Previously, the polls had tightened significantly, with several showing Trump within Biden’s margin of error in the state.

Lewis’ own internal survey, conducted in late August, found him to be within 2 points of Smith. The U.S. Chamber of Commerce, Citizens United PAC, and Susan B. Anthony List all spend on Lewis. It is possible that the National Republican Senatorial Committee could jump into the race if Lewis keeps it close.

Lewis insists that the polls underestimate support for Trump and Republicans, arguing that so-called shy Trump voters are afraid to express their support for him because they are “breaking” and feared the culture of Democrats and the news media to be pursued.

He said that outside of the metropolitan areas of Twin Cities, Trump has “noticeable” energy on the ground, as boat parades and “MAGA meetups” are taking place in rural parts of the state despite the pandemic.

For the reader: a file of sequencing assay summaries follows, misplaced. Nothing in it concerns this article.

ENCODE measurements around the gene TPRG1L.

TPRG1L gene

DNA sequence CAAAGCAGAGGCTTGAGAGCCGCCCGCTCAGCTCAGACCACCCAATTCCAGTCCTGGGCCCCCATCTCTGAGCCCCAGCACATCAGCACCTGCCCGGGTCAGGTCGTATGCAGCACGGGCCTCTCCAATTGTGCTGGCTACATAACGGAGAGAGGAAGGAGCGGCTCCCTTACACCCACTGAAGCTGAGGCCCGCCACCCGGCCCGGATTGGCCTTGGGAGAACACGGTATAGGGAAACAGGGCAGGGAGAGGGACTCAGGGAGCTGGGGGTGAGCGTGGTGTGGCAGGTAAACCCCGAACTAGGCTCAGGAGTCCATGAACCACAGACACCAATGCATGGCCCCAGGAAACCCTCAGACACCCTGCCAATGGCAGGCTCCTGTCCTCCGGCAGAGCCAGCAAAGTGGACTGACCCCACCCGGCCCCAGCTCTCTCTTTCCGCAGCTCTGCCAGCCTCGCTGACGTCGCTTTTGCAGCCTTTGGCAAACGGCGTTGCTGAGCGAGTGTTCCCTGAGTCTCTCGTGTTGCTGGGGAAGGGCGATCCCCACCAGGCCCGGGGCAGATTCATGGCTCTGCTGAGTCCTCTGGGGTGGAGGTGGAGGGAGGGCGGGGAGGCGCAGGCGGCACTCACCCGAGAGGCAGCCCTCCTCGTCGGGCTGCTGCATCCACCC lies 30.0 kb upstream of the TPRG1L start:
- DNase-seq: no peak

“I think the silent majority is much bigger, obviously because of the abandonment culture and fear out there, frankly, among many conservatives,” said Lewis.

“If you’re the Trump type who lives near St. Paul, you’ll be damned if you put up a sign for it … people don’t want to deal with the anger until they pull that curtain [to vote],” he added.

Lewis, a former radio personality, served one term in the House of Representatives before losing his bid for re-election to Rep. Angie Craig (D-Minn.) In 2018, a big year for Democrats.

Representing Minnesota’s 2nd Congressional District on the east side of St. Paul, Lewis was one of the victims of the GOP’s suburban weakness in the Trump era.

The Minnesota Republican has campaigned and filed a federal lawsuit against the Democratic government throughout the pandemic. Tim WalzThe Tim Walz Presidential Race intensifies in Minnesota as Trump plows resources into the Minneapolis-activated State National Guard after Omar reports the suicide bomberon the grounds that government restrictions on travel and gatherings affect his “fundamental freedoms”.